Thursday, December 01, 2005

Merry Incentives, Baby

The most important book I have read in the last several years is Freakonomics by Steven Levitt. For those who haven't read it, the premise of the book is that most economic decisions are based on incentives, or the avoidance of a negative incentive. In the book, Levitt gives several examples of microeconomic questions that seem very difficult to answer, but upon looking at a seemingly ambiguous set of data the riddle is explained quite well. The book is written very well, and is aimed not at highly educated types, but at the normal "joe". I actually bought the audio version and listened to it on my way to and from work.

After listening to that book I decided to start looking at the way my customers and employees act and trying to explain those actions using Levitt's simple premise that decisions are based on incentives. I'll be damned - he is right. As a matter of fact, I think that solving that riddle of incentives is the way for my business to take itself to the next level.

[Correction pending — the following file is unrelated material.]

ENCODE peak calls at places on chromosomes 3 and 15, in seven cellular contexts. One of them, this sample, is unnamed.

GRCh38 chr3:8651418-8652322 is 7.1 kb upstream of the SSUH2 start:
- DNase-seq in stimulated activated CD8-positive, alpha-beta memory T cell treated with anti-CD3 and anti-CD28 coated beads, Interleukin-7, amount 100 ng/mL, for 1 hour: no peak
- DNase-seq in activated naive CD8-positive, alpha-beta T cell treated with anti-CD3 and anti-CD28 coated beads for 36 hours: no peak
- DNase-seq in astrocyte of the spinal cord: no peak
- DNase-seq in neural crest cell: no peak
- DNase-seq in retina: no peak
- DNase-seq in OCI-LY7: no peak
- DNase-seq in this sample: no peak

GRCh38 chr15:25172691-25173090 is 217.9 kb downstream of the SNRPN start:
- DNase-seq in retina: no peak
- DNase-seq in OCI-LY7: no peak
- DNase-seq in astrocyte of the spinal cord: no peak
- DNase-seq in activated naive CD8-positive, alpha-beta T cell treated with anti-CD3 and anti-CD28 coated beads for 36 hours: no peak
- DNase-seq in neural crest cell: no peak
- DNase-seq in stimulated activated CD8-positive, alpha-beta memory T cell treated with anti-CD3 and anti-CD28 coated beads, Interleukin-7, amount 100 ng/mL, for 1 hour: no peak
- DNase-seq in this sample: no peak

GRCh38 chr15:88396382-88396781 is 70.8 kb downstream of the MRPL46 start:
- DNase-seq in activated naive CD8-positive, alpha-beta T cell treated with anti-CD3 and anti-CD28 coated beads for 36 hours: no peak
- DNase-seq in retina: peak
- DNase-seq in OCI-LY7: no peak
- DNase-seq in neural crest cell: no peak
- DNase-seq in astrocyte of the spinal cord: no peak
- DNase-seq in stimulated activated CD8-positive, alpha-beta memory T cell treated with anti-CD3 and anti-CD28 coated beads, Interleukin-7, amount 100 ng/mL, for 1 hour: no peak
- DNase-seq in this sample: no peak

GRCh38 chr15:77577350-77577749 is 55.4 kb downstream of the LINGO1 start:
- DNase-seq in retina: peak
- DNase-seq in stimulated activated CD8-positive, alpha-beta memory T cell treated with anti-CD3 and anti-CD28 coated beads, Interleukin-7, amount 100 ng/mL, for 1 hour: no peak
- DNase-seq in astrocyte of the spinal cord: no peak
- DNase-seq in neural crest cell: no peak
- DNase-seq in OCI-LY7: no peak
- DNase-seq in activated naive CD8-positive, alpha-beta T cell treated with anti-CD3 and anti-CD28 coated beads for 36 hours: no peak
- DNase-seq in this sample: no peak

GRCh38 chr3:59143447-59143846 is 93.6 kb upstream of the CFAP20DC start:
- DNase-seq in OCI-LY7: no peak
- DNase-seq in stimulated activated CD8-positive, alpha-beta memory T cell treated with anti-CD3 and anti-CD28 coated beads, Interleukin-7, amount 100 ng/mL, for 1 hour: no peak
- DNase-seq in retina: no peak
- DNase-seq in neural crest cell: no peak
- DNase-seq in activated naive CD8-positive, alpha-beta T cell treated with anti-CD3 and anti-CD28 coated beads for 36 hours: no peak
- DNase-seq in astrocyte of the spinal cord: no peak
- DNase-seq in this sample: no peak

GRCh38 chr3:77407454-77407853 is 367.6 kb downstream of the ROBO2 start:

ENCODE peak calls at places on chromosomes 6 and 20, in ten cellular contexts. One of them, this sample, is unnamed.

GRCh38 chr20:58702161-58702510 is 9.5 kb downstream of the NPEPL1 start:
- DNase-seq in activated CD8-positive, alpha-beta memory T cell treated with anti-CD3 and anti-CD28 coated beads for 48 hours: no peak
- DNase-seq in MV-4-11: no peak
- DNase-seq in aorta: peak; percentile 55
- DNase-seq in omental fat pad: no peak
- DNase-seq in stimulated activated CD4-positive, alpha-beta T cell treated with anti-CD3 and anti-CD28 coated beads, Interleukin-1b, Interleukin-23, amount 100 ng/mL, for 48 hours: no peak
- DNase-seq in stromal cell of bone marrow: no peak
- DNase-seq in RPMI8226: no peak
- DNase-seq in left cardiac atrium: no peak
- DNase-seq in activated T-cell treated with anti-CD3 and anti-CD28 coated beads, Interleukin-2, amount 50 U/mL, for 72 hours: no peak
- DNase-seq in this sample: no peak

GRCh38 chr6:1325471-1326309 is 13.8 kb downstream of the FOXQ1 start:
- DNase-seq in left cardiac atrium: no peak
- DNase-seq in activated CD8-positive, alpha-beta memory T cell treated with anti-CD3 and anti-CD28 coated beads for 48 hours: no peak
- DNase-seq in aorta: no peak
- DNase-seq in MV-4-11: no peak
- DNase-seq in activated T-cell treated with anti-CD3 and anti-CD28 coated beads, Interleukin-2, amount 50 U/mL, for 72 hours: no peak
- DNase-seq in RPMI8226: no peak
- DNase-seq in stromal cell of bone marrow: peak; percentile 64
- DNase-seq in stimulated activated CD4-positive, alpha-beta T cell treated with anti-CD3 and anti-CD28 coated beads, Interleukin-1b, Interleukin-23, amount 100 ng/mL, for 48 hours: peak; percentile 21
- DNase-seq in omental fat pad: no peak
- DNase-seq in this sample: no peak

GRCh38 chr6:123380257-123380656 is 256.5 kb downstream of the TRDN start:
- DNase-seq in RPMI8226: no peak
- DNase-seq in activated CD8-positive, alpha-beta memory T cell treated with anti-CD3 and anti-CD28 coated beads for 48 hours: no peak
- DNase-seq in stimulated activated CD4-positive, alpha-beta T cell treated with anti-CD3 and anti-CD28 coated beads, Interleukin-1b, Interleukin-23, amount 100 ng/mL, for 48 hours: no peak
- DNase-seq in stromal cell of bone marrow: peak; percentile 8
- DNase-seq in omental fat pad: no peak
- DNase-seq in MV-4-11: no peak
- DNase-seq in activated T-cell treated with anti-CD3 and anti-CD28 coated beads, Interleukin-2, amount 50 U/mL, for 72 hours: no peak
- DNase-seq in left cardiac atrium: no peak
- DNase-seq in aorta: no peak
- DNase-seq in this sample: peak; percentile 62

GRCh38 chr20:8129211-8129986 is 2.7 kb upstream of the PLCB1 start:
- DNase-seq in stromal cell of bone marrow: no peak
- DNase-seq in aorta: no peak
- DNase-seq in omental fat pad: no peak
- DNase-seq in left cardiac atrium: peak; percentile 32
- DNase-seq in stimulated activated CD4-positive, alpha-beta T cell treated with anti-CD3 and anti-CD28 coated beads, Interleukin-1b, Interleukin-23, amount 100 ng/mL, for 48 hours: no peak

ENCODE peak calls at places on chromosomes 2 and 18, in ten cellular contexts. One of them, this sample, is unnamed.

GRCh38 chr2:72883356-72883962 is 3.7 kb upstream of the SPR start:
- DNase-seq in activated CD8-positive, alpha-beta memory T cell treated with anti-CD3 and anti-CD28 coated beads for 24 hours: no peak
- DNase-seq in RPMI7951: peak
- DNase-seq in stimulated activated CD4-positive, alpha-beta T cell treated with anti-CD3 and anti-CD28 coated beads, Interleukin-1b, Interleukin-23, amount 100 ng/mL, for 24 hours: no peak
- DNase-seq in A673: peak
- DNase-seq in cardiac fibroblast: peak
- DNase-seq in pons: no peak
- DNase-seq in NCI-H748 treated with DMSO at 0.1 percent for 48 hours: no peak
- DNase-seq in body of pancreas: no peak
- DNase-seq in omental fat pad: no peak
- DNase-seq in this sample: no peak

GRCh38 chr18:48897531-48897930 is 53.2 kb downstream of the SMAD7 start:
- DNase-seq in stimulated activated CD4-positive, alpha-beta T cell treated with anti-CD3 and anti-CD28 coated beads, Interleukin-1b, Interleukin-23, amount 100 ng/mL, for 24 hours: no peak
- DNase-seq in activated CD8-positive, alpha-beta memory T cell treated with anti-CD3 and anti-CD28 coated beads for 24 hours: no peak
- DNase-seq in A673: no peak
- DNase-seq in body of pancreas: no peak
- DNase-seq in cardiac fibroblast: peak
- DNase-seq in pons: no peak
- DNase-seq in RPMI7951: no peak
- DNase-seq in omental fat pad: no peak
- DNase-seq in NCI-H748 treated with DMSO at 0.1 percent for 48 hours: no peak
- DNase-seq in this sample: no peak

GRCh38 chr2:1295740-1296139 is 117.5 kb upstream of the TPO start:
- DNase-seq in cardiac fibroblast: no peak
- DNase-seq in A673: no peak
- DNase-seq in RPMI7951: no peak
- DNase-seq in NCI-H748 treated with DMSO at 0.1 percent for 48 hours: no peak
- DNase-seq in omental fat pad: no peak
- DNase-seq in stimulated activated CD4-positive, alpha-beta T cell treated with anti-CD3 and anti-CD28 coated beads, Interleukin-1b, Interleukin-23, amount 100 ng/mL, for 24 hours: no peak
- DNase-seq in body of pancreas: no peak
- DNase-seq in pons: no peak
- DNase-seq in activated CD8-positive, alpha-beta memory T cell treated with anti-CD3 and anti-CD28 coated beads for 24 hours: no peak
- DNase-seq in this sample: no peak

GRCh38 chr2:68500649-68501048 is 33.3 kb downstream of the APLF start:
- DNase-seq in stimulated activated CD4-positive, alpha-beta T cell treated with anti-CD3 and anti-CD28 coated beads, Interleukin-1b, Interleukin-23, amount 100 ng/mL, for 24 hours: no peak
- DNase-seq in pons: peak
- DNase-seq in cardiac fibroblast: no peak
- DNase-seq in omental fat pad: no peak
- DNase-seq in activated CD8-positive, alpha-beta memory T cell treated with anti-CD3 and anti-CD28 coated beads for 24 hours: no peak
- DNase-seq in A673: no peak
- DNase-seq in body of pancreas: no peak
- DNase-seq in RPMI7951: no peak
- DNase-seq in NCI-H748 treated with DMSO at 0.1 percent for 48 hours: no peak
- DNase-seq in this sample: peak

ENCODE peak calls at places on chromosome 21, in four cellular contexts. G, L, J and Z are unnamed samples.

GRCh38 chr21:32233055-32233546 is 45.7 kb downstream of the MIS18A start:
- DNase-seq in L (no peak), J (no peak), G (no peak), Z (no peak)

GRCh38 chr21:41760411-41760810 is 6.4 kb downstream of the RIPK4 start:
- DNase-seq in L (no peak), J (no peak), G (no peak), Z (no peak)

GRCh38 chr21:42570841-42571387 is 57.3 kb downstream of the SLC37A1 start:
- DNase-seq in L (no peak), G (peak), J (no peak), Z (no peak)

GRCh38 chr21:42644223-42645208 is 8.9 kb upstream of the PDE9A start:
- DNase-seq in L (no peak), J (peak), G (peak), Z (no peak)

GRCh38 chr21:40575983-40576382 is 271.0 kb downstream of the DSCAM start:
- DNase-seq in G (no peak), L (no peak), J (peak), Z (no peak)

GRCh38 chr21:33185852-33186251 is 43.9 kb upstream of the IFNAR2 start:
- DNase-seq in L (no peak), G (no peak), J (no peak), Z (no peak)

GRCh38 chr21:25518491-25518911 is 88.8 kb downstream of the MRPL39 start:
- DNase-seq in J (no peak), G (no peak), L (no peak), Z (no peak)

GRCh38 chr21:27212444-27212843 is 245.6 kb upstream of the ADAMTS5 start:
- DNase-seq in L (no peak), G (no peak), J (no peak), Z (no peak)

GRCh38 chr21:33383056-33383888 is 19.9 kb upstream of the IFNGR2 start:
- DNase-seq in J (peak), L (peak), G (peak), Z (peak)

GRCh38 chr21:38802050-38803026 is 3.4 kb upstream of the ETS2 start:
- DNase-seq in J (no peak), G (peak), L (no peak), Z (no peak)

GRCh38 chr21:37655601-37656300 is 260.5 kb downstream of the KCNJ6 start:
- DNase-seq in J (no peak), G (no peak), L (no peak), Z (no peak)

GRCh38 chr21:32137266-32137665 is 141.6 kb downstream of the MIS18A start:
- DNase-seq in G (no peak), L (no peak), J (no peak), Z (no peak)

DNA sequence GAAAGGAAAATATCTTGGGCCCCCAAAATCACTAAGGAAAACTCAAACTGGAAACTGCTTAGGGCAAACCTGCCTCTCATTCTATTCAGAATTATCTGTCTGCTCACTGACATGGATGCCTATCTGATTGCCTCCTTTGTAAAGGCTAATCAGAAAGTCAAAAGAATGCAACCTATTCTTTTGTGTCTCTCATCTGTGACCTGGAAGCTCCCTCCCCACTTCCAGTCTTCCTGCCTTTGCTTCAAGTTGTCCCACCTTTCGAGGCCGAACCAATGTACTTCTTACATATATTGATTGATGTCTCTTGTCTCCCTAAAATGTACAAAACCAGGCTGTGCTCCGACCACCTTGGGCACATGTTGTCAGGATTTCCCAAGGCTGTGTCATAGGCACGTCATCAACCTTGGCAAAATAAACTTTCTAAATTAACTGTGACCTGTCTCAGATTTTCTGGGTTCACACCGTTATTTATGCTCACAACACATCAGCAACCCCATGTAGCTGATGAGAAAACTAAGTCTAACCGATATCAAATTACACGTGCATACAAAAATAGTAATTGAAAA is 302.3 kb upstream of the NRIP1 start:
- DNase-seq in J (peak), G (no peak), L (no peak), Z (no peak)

Think about it for a minute. If you are in any business and you are courting a customer and he does not buy from you - why is that? Incentives or the avoidance of a negative incentive. I will give you a perfect example that relates to me and my business. I sell a certain item, we will call it a widget. The widget manufacturer, we will call them the BiG company, has assigned manufacturers representatives to sell their product to wholesalers (me) who in turn sell that product to the end users. In certain cases such as national accounts (me) or if the home office that gets the bill is outside of the representative's territory (also my case) the rep will not receive credit for the sales he has made. The rep that gets the credit is the rep where the bill is sent. This is a VERY BIG disincentive for that rep in my territory to do any work for me or to even call on me to show me new products or give technical seminars. He is not getting compensated, so there is no reason for him to help me - all it does is take away sales from my competitors that he does receive credit for. Him not calling on me is a classic example of trying to avoid a negative incentive. Also, he can refer end users to my competitors, who he receives credit for when the end user purchases that widget. Obvoiusly, a positive incentive. I am not saying the rep is doing anything wrong - I would do the same thing. But this is a great example why when you are stuck on a problem or wonder why something just isn't going right that maybe a little thinking outside the box and keeping your thoughts incentive based may help you solve the riddle and, in turn, come up with a solution to that riddle.